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Protect the messenger

On September 2, Krishna Kumar Singh landed up at the post-mortem facility in Chunar, Mirzapur, Uttar Pradesh, for a routine assignment. There he noticed the family of a woman, who had allegedly hanged herself, misbehaving with the doctors. As the scuffle grew, the staff called for additional security. The gathering slowly turned into a mob.

Given his 18 years of experience as a tehsil correspondent for a Hindi daily, Singh’s instinct was to record the scene on camera. His action promptly angered the mob. Unlike Pawan Jaiswal, the journalist who had been charged the same day with criminal conspiracy for reporting that a primary school in the State was serving rotis and salt in its mid-day meal to children, Singh was physically assaulted in front of helpless policemen. He was whisked away to safety only after much humiliation. Though the U.P. police lodged an FIR against the assaulters, which Singh claims included supporters of a State BJP Minister, no arrests have been made yet.

This is not new to Singh. Over the years, his reports on corruption, including on a cartridges scam and illegal land allocation, have sent officials to prison. When the Samajwadi Party government was in power, Singh recalls being thrashed in a police station by the land mafia. But the latest assault has especially shaken him. Even his organisation does not support him now, he says.

Threats, abuse and intimidation

There are many regional journalists like Singh in India who work at the district and tehsil levels in the Hindi hinterland without proper security. In exchange for doing their job, they face intimidation, threats, abuse, coercion and false police cases. A year ago, when Jaiswal reported on illegal mining, the land mafia apparently warned him that “even the brakes of trucks can fail”. Such journalists often have little organisational backing or hope that their grievances will be redressed. Unlike journalists in the English language media, they are more vulnerable as regional bureaus are known to often turn the other way if they land in a controversy.

For a large and politically significant State like U.P., stringers and credible reporters at the lowest administrative levels are extremely important for State- or national-level news organisations. Away from the safety net that is Lucknow, it is these reporters who handle all the risks that come with reporting on contentious issues which go on to occupy the national spotlight. Despite this, they are poorly paid, have few rights or statutory entitlements, randomly sacked, and sometimes not even issued proper identity cards. This leaves them vulnerable to administrative excesses, political pressure and corruption.

“Earlier, mainstream media houses recruited professionals like lawyers and teachers to report at the district level for a nominal wage,” says Nagendra Pratap, former Editor of a Hindi daily in Varanasi and Gorakhpur. “But over time, newspapers and TV channels have started roping in contributors who are often poorly trained and lack other sources of income, without upgrading their pay structure.” This pushes some journalists to seek official and political patronage for survival. Hemant Tiwari, Uttar Pradesh Accredited Correspondents Committee president, admits that at the district level even the staff reporters of well-known Hindi dailies are asked to bring in advertisement revenue, while stringers work for commissions.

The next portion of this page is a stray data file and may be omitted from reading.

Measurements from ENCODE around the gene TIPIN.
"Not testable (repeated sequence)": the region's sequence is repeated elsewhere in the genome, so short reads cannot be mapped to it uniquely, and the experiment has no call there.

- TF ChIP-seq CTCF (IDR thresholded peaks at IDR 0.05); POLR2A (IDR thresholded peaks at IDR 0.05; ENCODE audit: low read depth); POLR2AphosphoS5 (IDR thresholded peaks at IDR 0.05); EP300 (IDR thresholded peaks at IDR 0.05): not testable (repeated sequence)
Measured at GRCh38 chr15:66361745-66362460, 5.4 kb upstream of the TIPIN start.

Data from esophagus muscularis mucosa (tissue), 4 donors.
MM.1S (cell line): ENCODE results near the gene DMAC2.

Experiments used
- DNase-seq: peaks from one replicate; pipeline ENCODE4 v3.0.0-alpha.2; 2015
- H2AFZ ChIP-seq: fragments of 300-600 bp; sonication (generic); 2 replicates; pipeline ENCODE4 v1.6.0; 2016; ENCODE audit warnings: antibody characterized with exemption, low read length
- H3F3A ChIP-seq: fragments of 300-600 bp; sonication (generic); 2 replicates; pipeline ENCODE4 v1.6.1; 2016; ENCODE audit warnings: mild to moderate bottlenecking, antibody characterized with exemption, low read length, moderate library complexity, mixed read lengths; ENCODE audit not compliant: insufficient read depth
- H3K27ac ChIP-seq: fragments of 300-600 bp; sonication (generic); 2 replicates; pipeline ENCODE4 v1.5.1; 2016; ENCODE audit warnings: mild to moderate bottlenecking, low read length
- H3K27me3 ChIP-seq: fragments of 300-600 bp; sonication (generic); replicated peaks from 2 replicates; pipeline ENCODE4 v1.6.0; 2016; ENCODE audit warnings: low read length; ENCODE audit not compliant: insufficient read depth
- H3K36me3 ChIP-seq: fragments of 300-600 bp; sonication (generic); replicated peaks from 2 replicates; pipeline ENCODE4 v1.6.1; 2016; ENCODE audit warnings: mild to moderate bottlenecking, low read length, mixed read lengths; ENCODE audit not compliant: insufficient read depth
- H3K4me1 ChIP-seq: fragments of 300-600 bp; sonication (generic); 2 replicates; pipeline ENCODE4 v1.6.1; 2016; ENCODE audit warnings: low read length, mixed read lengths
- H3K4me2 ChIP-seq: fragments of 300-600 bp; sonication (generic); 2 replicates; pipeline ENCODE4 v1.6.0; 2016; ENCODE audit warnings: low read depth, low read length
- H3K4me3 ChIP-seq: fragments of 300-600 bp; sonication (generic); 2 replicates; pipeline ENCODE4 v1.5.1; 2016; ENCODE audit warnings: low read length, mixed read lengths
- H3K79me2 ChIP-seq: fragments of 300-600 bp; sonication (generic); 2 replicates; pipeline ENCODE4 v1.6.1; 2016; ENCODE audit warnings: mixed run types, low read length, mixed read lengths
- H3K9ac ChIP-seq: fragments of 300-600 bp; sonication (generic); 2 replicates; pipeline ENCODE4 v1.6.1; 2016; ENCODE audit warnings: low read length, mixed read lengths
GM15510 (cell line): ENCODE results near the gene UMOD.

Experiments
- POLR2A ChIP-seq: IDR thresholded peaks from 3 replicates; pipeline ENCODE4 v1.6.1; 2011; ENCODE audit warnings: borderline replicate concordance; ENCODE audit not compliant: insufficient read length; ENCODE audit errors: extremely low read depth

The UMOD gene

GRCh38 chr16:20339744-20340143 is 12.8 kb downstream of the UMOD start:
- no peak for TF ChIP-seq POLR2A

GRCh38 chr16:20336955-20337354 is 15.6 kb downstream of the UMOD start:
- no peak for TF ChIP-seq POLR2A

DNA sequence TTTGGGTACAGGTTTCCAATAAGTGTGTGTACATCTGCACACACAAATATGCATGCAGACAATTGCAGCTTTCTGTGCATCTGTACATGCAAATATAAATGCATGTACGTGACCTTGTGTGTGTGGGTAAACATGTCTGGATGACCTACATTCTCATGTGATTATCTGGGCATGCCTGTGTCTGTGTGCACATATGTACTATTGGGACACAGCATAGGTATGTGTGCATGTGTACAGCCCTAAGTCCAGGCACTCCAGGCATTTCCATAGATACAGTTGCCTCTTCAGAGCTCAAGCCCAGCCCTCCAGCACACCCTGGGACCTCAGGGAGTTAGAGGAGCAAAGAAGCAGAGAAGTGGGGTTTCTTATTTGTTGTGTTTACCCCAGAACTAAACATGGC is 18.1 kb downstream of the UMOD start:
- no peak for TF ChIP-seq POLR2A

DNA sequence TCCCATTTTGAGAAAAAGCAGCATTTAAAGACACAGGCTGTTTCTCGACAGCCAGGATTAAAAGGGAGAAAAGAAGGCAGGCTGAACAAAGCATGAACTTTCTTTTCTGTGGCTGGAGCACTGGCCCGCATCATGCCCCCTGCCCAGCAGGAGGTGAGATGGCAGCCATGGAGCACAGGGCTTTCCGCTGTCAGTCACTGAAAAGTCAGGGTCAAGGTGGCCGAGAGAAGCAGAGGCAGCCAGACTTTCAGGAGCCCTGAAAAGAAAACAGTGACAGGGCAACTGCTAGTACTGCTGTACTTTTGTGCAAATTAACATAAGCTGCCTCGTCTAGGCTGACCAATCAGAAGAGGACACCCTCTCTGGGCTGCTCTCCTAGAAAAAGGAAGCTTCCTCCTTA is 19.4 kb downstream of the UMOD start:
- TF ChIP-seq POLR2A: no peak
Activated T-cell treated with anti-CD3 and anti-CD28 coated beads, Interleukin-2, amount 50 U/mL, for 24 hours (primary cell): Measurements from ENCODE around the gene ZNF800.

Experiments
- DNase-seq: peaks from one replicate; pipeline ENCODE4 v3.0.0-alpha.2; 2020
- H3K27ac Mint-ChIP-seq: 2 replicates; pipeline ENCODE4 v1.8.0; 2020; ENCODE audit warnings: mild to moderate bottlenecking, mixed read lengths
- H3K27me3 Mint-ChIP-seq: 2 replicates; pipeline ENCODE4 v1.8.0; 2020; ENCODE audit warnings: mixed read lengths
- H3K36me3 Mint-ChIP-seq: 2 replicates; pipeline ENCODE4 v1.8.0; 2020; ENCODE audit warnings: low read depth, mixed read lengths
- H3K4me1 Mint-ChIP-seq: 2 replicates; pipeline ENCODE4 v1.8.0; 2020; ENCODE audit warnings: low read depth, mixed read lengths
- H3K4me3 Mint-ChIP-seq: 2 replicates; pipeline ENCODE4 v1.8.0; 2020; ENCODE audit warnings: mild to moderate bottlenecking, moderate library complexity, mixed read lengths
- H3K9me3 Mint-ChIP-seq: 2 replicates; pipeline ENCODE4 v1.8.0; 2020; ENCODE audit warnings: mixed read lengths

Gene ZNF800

The Jaiswal episode brought a lot of condemnation for the U.P. government and police, but it has not been a deterrent. A few days later, the Azamgarh police arrested a stringer working with a Hindi daily after he clicked photographs of children mopping the floor of their school. The police alleged that the scribe was engaging in extortion, but his colleagues contended that he was falsely implicated due to a grudge nursed against him by the local station house officer. On September 7, five journalists in Bijnor were booked for ‘promoting enmity’ after they reported that a Dalit family had put its ‘house on sale’ after being denied water from a village hand pump. The police alleged that the reporters had concocted the story to show the administration in poor light.

Showing solidarity

In all these cases, journalists staged protests, but little has been achieved. The daily nature of news, conflicting business interests, toothless journalist organisations, and a disconnect between the mainstream English language press and the regional press hinders any united and sustained call for action. According to the 2019 World Press Freedom Index, India ranks 140 out of 180 countries. At such a bleak time, it is crucial for the media to rise above these factors, show solidarity towards its own, and constantly question the excesses of state power, while improving working conditions for those on the margins. After all, what is at stake is truth itself.

omar.rashid@thehindu.co.in

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Printable version | Apr 20, 2021 10:55:22 PM | https://www.thehindu.com/opinion/op-ed/protect-the-messenger/article29432590.ece

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